Sostenes Pena v. HSBC Bank USA


UNPUBLISHED PER CURIAM OPINION filed. Originating case number: 1:14-cv-01018-JCC-JFA Copies to all parties and the district court/agency. [999725030].. [14-2329]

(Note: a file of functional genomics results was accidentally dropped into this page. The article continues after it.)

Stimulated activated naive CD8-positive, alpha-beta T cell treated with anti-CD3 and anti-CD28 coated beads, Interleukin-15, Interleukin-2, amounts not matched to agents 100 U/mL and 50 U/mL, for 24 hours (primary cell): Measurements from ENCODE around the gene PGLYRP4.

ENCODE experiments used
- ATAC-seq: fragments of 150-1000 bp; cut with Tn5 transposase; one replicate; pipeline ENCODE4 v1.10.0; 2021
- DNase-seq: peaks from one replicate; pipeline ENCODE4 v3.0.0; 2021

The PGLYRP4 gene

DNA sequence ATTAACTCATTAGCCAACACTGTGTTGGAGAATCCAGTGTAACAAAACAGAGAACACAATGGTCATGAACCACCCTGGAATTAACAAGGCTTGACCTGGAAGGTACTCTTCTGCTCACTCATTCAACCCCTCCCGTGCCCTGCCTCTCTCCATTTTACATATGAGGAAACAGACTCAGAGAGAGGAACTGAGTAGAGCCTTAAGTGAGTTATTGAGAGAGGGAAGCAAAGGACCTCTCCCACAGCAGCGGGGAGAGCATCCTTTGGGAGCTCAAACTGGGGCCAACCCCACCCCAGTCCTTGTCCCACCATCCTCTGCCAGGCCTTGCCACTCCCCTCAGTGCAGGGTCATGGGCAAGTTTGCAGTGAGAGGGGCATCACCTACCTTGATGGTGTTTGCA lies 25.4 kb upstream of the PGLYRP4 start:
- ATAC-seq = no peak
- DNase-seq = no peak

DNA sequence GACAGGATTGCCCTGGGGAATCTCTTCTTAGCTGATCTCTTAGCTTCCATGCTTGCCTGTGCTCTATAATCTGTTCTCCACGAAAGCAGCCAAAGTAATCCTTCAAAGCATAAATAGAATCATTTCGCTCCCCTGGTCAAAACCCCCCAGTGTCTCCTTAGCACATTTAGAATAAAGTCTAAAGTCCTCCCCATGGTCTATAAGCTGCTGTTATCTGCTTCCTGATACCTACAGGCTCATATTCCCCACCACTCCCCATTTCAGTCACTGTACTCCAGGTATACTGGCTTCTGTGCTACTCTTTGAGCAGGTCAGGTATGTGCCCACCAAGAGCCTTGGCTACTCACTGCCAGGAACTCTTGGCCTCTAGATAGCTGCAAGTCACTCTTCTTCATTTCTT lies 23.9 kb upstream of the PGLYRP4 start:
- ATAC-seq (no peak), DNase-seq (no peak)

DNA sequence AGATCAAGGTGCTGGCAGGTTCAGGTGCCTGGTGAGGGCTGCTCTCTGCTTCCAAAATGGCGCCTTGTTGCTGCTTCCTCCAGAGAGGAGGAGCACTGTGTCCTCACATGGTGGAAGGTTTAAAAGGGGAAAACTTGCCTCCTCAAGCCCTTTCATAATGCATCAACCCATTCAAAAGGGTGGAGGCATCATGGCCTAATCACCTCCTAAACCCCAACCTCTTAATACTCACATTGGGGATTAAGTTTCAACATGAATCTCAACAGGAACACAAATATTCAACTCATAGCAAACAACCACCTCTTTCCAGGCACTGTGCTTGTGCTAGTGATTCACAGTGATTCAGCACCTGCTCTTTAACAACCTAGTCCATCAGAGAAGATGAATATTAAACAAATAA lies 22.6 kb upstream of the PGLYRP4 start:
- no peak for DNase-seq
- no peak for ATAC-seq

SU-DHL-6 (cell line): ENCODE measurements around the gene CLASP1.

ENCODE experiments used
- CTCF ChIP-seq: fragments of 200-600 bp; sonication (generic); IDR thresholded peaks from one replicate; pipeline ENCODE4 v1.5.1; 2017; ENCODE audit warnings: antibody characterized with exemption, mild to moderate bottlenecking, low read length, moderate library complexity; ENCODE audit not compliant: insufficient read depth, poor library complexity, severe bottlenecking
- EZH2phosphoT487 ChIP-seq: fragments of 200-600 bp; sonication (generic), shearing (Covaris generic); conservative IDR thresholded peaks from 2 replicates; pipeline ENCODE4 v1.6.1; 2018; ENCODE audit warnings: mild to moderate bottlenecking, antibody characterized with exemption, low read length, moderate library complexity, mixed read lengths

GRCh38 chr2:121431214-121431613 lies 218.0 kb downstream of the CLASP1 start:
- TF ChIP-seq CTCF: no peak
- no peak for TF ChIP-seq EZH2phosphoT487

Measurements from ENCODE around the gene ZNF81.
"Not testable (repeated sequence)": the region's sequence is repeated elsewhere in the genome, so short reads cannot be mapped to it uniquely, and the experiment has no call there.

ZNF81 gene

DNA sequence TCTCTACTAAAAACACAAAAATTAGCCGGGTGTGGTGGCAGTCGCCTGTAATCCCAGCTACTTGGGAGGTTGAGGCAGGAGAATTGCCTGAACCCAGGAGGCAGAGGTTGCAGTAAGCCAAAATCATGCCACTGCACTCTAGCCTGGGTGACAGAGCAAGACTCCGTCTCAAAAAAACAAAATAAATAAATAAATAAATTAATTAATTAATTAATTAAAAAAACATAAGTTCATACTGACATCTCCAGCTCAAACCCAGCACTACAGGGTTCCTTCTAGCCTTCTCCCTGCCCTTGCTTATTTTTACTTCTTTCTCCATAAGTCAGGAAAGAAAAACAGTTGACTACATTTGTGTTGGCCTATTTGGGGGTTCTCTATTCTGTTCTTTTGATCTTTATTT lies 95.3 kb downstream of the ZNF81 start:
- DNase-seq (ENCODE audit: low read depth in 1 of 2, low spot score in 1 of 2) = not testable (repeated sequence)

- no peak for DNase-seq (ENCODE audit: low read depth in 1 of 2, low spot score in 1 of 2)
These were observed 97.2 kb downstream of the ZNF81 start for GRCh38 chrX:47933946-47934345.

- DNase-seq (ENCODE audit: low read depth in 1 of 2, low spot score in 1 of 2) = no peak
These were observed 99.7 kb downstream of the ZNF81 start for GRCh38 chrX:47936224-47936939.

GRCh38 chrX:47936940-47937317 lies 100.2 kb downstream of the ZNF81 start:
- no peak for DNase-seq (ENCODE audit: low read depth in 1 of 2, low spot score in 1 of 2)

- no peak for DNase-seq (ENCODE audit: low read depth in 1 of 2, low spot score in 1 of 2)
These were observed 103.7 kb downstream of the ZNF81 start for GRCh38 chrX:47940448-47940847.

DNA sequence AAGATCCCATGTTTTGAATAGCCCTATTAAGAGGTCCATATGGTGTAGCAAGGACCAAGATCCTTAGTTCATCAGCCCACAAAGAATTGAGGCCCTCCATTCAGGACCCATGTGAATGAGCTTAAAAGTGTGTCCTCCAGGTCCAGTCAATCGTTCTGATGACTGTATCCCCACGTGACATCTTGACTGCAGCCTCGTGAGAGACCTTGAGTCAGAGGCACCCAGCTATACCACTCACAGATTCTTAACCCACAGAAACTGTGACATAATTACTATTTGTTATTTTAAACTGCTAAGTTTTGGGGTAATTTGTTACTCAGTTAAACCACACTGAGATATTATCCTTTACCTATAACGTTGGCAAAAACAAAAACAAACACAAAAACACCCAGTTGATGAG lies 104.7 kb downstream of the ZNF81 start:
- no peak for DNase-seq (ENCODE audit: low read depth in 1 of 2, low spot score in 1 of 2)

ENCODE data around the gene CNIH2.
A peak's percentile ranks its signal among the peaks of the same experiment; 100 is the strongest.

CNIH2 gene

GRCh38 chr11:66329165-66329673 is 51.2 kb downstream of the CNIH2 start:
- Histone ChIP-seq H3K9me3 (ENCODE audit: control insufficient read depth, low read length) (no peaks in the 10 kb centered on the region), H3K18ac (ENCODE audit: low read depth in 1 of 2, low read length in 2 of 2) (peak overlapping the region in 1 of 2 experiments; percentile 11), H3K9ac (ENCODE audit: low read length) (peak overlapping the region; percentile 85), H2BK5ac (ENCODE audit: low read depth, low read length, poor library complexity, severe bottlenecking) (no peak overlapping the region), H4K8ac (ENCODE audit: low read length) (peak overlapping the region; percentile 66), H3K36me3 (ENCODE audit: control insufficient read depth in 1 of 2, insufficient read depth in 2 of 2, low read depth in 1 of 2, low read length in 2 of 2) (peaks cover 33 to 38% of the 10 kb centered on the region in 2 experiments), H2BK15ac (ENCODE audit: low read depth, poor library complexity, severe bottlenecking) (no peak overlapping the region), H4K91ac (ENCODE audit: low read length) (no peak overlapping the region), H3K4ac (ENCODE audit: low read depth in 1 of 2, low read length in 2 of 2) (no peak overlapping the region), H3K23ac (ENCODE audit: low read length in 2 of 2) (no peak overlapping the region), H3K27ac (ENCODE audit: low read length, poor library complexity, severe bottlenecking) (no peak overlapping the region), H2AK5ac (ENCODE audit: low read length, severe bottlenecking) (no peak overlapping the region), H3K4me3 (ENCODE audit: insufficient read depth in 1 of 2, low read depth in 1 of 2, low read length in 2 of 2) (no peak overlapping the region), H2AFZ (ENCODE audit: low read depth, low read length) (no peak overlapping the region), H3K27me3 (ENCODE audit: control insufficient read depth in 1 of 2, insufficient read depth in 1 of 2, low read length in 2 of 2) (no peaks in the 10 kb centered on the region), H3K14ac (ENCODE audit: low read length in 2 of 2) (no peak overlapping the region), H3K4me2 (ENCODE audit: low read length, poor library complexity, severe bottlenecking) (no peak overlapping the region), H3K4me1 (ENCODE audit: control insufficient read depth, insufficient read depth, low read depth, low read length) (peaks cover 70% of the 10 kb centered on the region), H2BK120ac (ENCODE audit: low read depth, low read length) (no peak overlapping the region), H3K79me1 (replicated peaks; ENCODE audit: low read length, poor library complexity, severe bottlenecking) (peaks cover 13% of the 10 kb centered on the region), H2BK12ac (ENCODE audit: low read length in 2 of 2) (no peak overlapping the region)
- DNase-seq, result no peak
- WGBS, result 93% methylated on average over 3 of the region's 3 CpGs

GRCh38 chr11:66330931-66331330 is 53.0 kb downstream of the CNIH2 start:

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Appeal: 14-2329 Doc: 37 Filed: 12/28/2015 Pg: 1 of 6 UNPUBLISHED UNITED STATES COURT OF APPEALS FOR THE FOURTH CIRCUIT No. 14-2329 SOSTENES PENA; YOLANDA PENA, Plaintiffs – Appellants, v. HSBC BANK USA, National Association as Trustee for Deutsche Alt-A Securities Mortgage Loan Trust, Series 2007-OA2; SURETY TRUSTEES, LLC, Defendants – Appellees. Appeal from the United States District Court for the Eastern District of Virginia, at Alexandria. James C. Cacheris, Senior District Judge. (1:14-cv-01018-JCC-JFA) Submitted: November 4, 2015 Decided: December 28, 2015 Before DUNCAN, KEENAN, and DIAZ, Circuit Judges. Affirmed by unpublished per curiam opinion. Christopher E. Brown, TUCKER & ASSOCIATES PLLC, Vienna, Virginia, for Appellants. John C. Lynch, Maryia Y. Jones, Jennifer E. Bowen, TROUTMAN SANDERS LLP, Virginia Beach, Virginia, for Appellees. Unpublished opinions are not binding precedent in this circuit. Appeal: 14-2329 Doc: 37 Filed: 12/28/2015 Pg: 2 of 6 PER CURIAM: This case concerns the efforts of Plaintiffs–Appellants Sostones and Yolanda Pena to retain possession of their real estate in Loudoun County, Virginia, after they defaulted on their mortgage loan and the property was sold at a foreclosure sale. Defendant–Appellee Trustee for Series Deutsche 2007-OA2, HSBC Alt-A was the Bank USA, Securities beneficiary N.A. Mortgage of the (“HSBC”), Loan deed as Trust, of trust associated with the Penas’ loan, and purchased the property at the foreclosure sale. After the sale, the Penas sued HSBC, raising premised several claims on their assertion that the assignment of the deed of trust from the Penas’ original lender to HSBC was invalid. The district court granted HSBC’s motion to dismiss the Penas’ complaint for failure to state a claim, holding that the Penas lack standing to challenge the assignment. For the reasons that follow, we affirm. I. Because this case arises at the motion-to-dismiss stage, we “assum[e] all well-pleaded, nonconclusory factual allegations in the complaint to be true.” 391 (4th Cir. 2011). Aziz v. Alcolac, Inc., 658 F.3d 388, In addition to the complaint itself, we may consider “documents attached to the complaint, . . . as well 2 Appeal: 14-2329 Doc: 37 Filed: 12/28/2015 Pg: 3 of 6 as those attached to the motion to dismiss, so long as they are integral to the complaint and authentic.” Philips v. Pitt Cty. Mem’l Hosp., 572 F.3d 176, 180 (4th Cir. 2009). We may also “take judicial notice of matters of public record.” Id. The Penas’ complaint and the associated documents reveal the following facts: The Penas purchased the property at issue on February 5, 2007. To finance their purchase, the obtained a loan from IndyMac Bank, F.S.B. (“IndyMac”). was secured by a deed of trust on the property. Penas The loan Instead of identifying itself as the trust beneficiary, IndyMac appointed a separate company Systems, Inc. called (“MERS”) Mortgage as the Electronic “nominee” for Registration IndyMac and IndyMac’s “successors and assigns,” and MERS became the trust beneficiary. On July respectively, J.A. 31. 27, MERS 2010, July 29, 2010, executed and and recorded June three 11, 2013, separate documents, each entitled “Assignment of Deed of Trust.” Each document purported to assign to HSBC “all beneficial interest” under the Penas’ deed of trust. appointed Surety Trustees, LLC J.A. 63–66. (“Surety HSBC, in turn, Trustees”) as a substitute trustee in place of Trust Title Company, which had been named trustee in the original deed of trust. After the Penas defaulted on their loan, HSBC instructed Surety Trustees 3 Appeal: 14-2329 Doc: 37 Filed: 12/28/2015 Pg: 4 of 6 to initiate foreclosure proceedings. At the foreclosure sale, HSBC purchased the property. II. In their complaint, the Penas seek various types of relief from the foreclosure sale, asserting that MERS’s assignment of the deed of trust to HSBC was invalid, and that HSBC therefore had no authority to appoint Surety Trustees as a substitute trustee and no authority to instruct Surety Trustees to initiate foreclosure proceedings. 1 motion to dismiss, held The district court, in granting HSBC’s that the Penas lack standing challenge MERS’s assignment of the deed of trust to HSBC. to We review de novo a district court’s decision to grant a motion to dismiss for failure to state a claim. Aziz, 658 F.3d at 391. On appeal, the Penas do not dispute the basic principle of Virginia law that “generally, one who is not in privity contract cannot attack the validity of the contract.” of Wells v. Shoosmith, 428 S.E.2d 909, 913 (Va. 1993); see Mich. Mut. Ins. Co. v. Smoot, 129 F. Supp. 2d 912, 920 (E.D. Va. 2000) (stating 1 Specifically, in Count I, the Penas seek rescission of the foreclosure sale; in Count II, they request removal of a cloud on title; and in Count III, they seek damages for slander of title. The Penas also asserted a breach-of-contract claim against HSBC in Count IV, but they do not contest the district court’s dismissal of that claim on appeal. 4 Appeal: 14-2329 Doc: 37 that, under Filed: 12/28/2015 Virginia law, Pg: 5 of 6 “[o]ne must be a party to, beneficiary of, a contract to sue on that contract”). 2 the Penas claim that they were in fact parties or a Nor do to, or beneficiaries of, the assignment of the deed of trust from MERS to HSBC. Instead, the Penas argue that their complaint seeks only to enforce the conditions precedent to foreclosure contained in the deed of trust (to which they are a party), and point out that under Virginia law, “[b]orrowers may sue to enforce conditions precedent to foreclosure,” Mathews 724 S.E.2d 196, 200 (Va. 2012). in their precedent” first to amended foreclosure v. PHH Mortgage Corp., And indeed, the Penas do allege complaint “were that not “several satisfied.” conditions J.A. 23. Specifically, the Penas allege that - The lender . . . did not declare a default, nor give notice thereof - The Lender did not accelerate the Note, nor give notice thereof - The Lender did not appoint the substitute trustee - The Lender did not advise the borrower in the notice of the right to cure . . . that she had the right to file a court action and raise any defense - Lender provided no notice of the sale as required by the contract and Virginia law. 2 Federal prudential standing doctrine likewise contains a “general prohibition on a litigant's raising another person's legal rights.” CGM, LLC v. BellSouth Telecomm., Inc., 664 F.3d 46, 52 (4th Cir. 2011) (quoting Allen v. Wright, 468 U.S. 737, 751 (1984)). 5 Appeal: 14-2329 Doc: 37 Filed: 12/28/2015 Pg: 6 of 6 J.A. 23–24. The Penas’ briefing on appeal makes clear, however, that they are not alleging that they never received notice of their default and of the impending foreclosure. contains several letters that notice. See J.A. 112–22. provided In fact, the record the Penas with such The Penas’ only contention is that they were provided such notice by the wrong entity: the deed of trust requires that notice be provided by the Lender (or its agents), and according to the Penas, HSBC is not the Lender. Of course, the Penas’ assertion that HSBC is not the Lender is entirely dependent on their challenge to the validity of the assignment from MERS standing to raise. to HSBC--a challenge that they have no Thus, even though the Penas’ complaint is styled as a suit to enforce the deed of trust, it is clear that, at bottom, their suit seeks only to challenge a contract to which they are neither parties nor beneficiaries. Virginia law provides no avenue for such a challenge. III. For the foregoing reasons, the district court’s order dismissing the Penas’ complaint is AFFIRMED. 6